Reign (Thursdays at 8 p.m. Premieres Oct. 17.) This series is about the early life of Mary, Queen of Scots. No, really. On the CW. My prediction is that it will be entertainingly terrible, but make me cringe because of all the historical inaccuracies. And yet, I'm intrigued. Nostradamus is a character (in fact, he's played by Donald Sutherland's son/Kiefer Sutherland's half-brother Rossif Sutherland), so there will probably be some paranormal goofiness stuck in with all the historical inaccuracies. I probably shouldn't watch, as I really don't need another CW guilty pleasure show (I already watch "Arrow," and I foolishly started watching "Supernatural" on Netflix a few weeks ago), and yet ... Jen's Take: Maybe I'll watch.

What new CW shows will you be watching this fall?

Midweek Mancandy: Idris Elba

"Luther" started its season three miniseries run on BBC America last night, so who else could we possibly feature as our Midweek Mancandy than the incredibly gorgeous and massively talented ...

(Photo credit: Tom & Lorenzo)

Idris Elba!

Elba plays DCI John Luther, a volatile, dedicated and obsessive police detective on the BBC show "Luther." He is just downright intense in the role, and nobody else could play him like Elba can.

Elba was also in this summer's "Pacific Rim," playing Stacker Pentecost, the man in charge of the Jaeger program as the human race made its last attempt to defeat the kaiju invasion. He was your basic tough military man on the surface, but underneath there was a huge range of emotions, including a tender side. He was nothing short of fantastic in that movie.

Elba is also well-known for his roles on "The Wire" and in "Prometheus" and "Thor." Oh, and he's also known for being incredibly good-looking in addition to being an excellent actor. He's the perfect mix: He's incredibly talented, bringing depth to a variety of different interesting roles, and he's hot, too.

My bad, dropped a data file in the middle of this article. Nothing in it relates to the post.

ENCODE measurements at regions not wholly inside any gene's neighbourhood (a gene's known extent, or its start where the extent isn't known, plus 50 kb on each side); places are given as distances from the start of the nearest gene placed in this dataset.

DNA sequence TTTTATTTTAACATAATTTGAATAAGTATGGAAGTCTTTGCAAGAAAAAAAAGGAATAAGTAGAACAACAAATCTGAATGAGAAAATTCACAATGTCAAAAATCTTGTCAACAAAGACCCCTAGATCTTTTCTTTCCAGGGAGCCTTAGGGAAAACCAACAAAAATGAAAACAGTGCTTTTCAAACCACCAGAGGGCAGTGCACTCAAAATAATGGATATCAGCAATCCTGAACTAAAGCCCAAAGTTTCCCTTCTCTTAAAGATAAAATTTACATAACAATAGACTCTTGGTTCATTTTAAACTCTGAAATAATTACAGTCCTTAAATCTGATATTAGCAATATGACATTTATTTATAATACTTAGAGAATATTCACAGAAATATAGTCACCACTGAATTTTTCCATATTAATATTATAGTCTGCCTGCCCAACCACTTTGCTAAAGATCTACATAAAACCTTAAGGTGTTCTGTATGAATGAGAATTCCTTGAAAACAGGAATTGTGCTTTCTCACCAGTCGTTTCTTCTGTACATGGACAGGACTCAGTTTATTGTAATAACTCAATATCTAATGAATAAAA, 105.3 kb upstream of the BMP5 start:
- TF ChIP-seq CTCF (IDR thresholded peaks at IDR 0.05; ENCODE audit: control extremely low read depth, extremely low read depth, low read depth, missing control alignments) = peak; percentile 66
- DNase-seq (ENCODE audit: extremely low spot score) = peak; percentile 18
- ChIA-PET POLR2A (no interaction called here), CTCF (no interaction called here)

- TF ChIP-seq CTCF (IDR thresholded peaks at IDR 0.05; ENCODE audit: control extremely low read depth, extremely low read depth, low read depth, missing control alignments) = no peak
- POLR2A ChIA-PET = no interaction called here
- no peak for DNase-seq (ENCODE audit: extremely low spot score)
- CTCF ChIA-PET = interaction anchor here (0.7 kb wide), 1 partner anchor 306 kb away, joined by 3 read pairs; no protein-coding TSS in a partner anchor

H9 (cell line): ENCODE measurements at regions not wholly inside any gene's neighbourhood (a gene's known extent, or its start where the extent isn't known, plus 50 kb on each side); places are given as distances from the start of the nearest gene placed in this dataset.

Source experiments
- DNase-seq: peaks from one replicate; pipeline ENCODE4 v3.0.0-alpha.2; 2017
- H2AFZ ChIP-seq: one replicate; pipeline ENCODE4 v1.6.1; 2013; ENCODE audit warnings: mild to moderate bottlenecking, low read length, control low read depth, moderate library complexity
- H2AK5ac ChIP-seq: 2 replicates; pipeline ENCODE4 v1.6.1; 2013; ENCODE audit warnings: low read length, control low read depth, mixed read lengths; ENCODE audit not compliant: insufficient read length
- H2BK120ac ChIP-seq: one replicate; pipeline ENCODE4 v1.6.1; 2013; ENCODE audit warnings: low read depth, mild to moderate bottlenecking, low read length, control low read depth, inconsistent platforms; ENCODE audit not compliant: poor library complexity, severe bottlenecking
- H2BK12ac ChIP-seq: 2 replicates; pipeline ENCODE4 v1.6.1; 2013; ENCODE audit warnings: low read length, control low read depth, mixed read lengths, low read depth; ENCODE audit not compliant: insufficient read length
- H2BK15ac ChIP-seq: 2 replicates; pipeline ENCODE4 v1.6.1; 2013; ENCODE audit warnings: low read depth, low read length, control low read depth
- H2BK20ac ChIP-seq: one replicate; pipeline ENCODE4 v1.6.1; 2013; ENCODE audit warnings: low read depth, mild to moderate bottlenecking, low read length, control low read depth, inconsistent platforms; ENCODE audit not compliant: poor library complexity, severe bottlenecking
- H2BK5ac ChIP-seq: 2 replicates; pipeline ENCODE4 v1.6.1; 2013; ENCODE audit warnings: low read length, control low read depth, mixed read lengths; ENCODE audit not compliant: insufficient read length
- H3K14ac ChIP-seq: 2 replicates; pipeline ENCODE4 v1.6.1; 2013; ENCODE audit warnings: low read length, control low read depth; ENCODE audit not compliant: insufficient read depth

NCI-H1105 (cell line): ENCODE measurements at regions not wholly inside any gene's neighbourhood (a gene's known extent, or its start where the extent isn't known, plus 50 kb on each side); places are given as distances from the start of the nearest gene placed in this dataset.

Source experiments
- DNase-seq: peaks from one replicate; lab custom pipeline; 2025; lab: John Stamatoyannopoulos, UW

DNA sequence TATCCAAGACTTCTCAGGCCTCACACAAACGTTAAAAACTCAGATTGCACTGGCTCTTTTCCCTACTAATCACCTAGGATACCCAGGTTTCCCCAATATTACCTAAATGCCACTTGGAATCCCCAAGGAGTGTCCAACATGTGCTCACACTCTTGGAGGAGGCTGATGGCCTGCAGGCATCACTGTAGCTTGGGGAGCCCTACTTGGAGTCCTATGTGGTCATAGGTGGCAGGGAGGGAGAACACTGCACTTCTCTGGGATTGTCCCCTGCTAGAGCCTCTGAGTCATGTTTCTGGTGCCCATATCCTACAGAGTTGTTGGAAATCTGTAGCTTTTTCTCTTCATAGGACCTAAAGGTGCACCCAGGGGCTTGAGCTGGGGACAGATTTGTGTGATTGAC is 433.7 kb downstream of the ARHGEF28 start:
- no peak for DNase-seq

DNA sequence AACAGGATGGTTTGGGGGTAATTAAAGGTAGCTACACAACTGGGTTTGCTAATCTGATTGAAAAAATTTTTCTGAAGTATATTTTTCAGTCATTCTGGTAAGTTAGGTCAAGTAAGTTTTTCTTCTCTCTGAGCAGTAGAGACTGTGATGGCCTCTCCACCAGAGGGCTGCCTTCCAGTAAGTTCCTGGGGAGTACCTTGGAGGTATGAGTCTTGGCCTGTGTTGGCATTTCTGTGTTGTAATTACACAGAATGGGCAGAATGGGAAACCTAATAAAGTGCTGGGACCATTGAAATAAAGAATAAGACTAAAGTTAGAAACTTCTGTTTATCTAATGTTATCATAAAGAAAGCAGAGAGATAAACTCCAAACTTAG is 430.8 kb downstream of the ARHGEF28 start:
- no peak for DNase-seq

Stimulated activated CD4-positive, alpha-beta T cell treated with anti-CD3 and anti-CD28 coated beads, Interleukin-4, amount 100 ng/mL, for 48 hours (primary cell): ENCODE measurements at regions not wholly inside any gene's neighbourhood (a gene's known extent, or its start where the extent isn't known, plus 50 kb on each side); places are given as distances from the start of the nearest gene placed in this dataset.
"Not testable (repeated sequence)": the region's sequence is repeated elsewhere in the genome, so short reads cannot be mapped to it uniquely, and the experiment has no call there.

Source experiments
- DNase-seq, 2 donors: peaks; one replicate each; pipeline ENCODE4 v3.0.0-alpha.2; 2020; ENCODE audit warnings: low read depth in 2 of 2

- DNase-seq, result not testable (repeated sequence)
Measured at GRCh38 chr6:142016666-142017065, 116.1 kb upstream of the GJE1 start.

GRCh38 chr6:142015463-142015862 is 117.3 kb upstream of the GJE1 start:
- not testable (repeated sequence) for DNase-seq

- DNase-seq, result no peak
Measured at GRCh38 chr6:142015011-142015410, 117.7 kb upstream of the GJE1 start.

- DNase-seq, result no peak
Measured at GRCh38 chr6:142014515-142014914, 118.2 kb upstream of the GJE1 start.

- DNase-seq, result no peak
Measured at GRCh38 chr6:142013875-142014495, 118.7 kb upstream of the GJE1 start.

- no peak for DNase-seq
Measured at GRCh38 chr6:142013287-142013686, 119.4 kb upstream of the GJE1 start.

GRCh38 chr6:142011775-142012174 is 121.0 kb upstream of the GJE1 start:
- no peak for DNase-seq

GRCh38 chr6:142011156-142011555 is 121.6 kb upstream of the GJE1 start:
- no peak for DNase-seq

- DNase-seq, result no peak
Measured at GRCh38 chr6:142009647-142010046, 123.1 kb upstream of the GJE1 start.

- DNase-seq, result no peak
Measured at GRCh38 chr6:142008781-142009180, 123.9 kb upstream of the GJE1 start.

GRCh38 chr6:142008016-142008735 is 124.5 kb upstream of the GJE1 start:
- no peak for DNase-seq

Idris Elba, we salute you!

Tuesday, September 3, 2013

Fall TV Preview: NBC

It's almost that time of year - time to decide which new shows you'll put into your TV-watching rotation! I'll be previewing the new shows of Fall 2013 and letting you know what I'll be watching - and what I'll be avoiding like the plague.

Tonight, let's take a look at what ol' NBC has coming this fall ...

The Blacklist (Mondays at 10 p.m. Premieres Sept. 23.) A fugitive from the FBI turns himself in, but will only talk to one specific profiler about the criminals who he's trying to help them take down. I like the concept, and I love the star, James Spader, so I'm definitely interested. (If nothing else, it could give a good little glimpse into the potential of Spader when he plays Ultron in the new Avengers movie!) I think the show can sustain itself - there will always be more criminals and terrorists to catch - as long as the writing is strong. Jen's Take: Maybe I'll watch!